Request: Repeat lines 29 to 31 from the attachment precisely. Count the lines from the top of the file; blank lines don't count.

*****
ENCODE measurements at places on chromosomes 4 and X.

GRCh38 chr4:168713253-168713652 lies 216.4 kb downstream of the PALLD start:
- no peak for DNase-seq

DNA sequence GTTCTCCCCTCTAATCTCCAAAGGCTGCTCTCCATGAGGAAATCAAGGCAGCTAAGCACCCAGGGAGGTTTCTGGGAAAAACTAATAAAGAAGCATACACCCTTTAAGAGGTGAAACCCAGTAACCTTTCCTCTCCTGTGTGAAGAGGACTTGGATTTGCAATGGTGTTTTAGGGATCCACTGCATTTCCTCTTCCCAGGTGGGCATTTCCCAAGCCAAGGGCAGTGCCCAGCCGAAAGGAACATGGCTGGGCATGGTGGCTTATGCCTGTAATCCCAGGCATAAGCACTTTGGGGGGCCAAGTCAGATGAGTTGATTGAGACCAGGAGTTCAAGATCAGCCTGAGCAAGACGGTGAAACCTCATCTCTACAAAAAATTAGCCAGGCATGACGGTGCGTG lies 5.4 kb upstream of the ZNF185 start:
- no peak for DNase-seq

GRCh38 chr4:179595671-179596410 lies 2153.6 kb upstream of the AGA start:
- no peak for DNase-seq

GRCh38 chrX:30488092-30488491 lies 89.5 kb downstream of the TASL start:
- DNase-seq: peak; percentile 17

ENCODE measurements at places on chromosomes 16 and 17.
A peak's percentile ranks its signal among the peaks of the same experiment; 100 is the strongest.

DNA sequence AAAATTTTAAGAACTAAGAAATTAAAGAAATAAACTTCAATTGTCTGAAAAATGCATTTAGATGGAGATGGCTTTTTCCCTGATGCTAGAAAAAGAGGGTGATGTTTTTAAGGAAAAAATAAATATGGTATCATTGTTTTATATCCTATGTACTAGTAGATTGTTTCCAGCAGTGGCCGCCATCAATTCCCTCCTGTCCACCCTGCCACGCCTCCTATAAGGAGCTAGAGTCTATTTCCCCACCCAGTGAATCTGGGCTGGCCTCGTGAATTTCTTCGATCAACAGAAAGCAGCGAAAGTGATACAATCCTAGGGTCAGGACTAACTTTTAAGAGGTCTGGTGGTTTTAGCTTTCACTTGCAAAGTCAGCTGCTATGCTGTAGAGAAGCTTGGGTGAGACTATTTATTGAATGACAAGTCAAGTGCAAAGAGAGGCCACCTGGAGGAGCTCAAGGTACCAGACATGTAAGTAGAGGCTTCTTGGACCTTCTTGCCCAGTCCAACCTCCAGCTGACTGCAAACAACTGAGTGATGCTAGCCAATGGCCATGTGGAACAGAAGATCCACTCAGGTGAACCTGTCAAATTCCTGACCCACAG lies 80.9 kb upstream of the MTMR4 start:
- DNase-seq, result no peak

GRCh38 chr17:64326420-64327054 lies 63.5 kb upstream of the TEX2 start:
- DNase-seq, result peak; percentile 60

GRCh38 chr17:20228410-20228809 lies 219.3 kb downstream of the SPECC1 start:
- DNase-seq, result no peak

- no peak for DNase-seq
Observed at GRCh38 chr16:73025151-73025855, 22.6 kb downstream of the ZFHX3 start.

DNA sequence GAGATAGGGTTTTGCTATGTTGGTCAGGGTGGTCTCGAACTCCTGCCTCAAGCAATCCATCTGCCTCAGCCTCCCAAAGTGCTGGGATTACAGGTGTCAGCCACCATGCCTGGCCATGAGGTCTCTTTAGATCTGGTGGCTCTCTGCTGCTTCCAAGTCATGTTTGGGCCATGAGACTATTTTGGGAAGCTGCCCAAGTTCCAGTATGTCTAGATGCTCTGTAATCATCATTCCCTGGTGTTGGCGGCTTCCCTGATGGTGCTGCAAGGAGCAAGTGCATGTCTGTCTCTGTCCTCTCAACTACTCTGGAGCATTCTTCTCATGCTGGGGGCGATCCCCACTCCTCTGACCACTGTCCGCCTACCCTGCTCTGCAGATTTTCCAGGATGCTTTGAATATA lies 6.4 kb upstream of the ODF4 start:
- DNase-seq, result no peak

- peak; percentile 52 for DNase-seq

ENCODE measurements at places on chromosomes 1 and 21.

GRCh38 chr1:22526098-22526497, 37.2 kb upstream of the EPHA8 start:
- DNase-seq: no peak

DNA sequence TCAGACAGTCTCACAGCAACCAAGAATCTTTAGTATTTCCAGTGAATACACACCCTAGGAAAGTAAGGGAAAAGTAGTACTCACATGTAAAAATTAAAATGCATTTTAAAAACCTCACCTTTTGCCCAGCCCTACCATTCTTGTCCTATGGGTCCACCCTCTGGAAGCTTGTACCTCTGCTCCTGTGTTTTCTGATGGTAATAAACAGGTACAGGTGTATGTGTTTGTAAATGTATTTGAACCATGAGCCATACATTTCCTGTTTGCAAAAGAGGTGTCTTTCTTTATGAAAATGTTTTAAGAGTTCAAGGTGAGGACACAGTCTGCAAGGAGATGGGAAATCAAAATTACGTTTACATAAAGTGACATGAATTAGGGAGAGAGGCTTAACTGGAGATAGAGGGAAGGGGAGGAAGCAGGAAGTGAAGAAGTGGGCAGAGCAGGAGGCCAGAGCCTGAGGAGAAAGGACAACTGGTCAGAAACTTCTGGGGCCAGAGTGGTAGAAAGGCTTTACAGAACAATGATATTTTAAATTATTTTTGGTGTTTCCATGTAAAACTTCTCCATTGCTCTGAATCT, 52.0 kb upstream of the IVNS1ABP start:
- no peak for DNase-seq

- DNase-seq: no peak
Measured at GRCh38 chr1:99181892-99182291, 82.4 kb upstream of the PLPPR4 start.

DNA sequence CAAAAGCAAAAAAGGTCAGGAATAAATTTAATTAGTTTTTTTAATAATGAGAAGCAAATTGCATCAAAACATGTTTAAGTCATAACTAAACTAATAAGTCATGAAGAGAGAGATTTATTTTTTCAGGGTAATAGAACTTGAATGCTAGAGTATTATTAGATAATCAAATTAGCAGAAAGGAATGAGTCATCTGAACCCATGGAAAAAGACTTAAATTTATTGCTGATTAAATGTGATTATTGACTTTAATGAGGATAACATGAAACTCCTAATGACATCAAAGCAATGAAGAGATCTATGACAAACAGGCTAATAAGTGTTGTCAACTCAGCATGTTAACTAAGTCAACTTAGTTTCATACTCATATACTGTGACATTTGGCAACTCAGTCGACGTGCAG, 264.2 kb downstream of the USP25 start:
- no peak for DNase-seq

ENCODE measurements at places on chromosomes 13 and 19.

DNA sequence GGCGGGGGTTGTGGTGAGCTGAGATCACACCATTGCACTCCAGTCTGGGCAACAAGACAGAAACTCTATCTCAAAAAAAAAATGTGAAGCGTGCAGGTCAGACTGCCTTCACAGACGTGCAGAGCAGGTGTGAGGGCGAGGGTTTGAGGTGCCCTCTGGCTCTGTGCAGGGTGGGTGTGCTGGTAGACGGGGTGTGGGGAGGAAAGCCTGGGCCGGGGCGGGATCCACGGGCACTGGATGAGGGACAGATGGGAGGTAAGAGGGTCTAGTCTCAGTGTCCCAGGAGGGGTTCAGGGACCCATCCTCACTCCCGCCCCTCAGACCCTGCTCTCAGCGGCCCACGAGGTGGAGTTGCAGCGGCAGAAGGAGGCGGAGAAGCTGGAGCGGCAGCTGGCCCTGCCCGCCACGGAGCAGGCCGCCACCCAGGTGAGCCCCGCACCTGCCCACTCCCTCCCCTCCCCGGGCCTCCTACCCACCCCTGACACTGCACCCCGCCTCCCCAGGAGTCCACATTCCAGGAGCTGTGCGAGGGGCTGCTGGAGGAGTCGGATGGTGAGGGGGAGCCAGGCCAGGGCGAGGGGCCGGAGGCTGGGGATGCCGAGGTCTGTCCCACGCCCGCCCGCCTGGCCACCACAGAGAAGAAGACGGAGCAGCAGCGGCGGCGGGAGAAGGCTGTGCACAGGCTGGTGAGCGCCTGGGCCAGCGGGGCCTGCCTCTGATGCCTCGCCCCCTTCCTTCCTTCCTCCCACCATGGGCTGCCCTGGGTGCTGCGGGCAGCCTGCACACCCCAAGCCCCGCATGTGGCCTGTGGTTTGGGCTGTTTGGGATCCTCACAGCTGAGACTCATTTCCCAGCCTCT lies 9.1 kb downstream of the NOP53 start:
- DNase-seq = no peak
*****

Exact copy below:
Measured at GRCh38 chr1:99181892-99182291, 82.4 kb upstream of the PLPPR4 start.

DNA sequence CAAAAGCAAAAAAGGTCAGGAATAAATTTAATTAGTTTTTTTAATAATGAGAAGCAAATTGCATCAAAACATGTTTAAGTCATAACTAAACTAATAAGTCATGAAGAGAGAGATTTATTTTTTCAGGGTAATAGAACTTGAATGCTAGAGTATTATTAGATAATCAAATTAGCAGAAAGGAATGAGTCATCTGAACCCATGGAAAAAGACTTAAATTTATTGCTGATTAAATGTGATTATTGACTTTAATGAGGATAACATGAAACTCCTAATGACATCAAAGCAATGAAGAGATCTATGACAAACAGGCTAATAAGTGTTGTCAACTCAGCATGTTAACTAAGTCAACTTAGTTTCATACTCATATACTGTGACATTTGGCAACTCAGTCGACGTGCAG, 264.2 kb downstream of the USP25 start:
- no peak for DNase-seq